Maybe have different levels of caching. A poorly stashed hoard may be found by someone else by the time your mover arrives sparking all kinds of interesting tension. Maybe if this is a common problem the player can improve their odds by dividing the loot and performing multiple hiding operations. Maybe there could be a dynamic where poor hiding results in the mover not being able to find the loot; the loot is still there, but the mover is too annoyed to try again. Or maybe that problem doesn’t result from poor hiding but rather careful hiding!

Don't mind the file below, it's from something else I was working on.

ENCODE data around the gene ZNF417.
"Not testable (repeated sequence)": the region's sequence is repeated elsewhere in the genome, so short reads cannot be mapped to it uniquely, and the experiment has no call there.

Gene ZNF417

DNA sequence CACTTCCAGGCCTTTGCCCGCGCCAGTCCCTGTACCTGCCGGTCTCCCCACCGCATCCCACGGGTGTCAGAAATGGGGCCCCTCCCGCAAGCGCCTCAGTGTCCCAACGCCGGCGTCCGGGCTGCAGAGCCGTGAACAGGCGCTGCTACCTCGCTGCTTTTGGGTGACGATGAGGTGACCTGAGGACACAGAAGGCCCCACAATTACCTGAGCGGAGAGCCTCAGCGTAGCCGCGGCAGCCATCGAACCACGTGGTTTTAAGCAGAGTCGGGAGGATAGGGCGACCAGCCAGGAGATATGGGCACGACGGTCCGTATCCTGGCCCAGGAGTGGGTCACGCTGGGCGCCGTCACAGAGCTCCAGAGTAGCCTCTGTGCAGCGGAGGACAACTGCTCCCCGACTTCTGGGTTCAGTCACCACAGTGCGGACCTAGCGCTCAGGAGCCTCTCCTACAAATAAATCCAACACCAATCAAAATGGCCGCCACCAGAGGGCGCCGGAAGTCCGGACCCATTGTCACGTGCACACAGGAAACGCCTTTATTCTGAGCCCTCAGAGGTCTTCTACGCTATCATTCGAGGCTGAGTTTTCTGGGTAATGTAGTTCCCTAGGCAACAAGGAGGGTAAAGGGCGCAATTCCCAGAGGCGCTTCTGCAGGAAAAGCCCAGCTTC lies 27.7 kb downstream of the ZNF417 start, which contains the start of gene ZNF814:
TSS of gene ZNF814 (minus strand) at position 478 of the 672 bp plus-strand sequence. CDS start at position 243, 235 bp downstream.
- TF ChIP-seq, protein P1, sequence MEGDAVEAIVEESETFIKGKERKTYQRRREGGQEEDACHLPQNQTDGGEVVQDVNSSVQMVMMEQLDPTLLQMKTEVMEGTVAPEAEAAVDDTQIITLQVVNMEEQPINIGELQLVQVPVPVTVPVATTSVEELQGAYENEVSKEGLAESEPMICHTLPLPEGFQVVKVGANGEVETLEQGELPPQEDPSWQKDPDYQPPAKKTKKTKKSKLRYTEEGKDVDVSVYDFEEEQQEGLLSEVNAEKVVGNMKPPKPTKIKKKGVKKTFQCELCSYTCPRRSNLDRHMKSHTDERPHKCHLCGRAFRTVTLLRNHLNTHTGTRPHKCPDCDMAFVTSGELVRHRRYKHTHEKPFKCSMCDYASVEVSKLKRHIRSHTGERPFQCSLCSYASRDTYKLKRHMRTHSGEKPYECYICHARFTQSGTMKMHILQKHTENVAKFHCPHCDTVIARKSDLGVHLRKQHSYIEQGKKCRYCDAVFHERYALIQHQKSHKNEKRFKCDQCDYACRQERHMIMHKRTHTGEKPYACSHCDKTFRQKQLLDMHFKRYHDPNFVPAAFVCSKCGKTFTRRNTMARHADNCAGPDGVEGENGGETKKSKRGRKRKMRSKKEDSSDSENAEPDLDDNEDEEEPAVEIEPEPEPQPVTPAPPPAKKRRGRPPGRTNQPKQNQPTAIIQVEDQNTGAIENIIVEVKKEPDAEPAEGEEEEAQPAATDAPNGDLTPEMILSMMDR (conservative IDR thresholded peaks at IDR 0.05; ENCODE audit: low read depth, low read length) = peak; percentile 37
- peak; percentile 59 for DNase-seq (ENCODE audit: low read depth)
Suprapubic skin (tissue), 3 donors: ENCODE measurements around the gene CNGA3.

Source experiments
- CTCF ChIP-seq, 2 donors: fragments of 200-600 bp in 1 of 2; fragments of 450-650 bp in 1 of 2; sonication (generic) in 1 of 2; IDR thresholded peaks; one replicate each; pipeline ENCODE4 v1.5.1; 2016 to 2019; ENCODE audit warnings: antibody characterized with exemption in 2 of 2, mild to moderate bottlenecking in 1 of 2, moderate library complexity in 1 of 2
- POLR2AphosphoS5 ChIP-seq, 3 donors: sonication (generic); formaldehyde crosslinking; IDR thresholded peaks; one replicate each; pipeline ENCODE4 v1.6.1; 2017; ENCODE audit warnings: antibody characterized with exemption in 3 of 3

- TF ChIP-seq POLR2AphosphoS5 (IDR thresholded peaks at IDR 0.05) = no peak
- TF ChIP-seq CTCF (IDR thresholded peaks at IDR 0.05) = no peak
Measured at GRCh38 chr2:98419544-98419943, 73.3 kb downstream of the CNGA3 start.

By having a system like this, players can obsessively loot a place and yet the carrying weight limit can still be set at something sane. It opens the door for all kinds of intrigue. You can duly approve and appreciate all the junk items you’re taking from the battlefield sets without having them clutter your real working inventory. And if you come across an item that’s a keeper, but you can’t take it now, it can be handled later — by someone else!

Some may object that this makes the game too complicated, like running a logistics business. But I’m afraid that fast travel wagon has already rolled out of the city gates. Have a look at this hilarious scene CD Project Red scripted into Witcher3 to troll people who run mods to give themselves unaccountable wealth.

Clearly players can enjoy such bookkeeping details!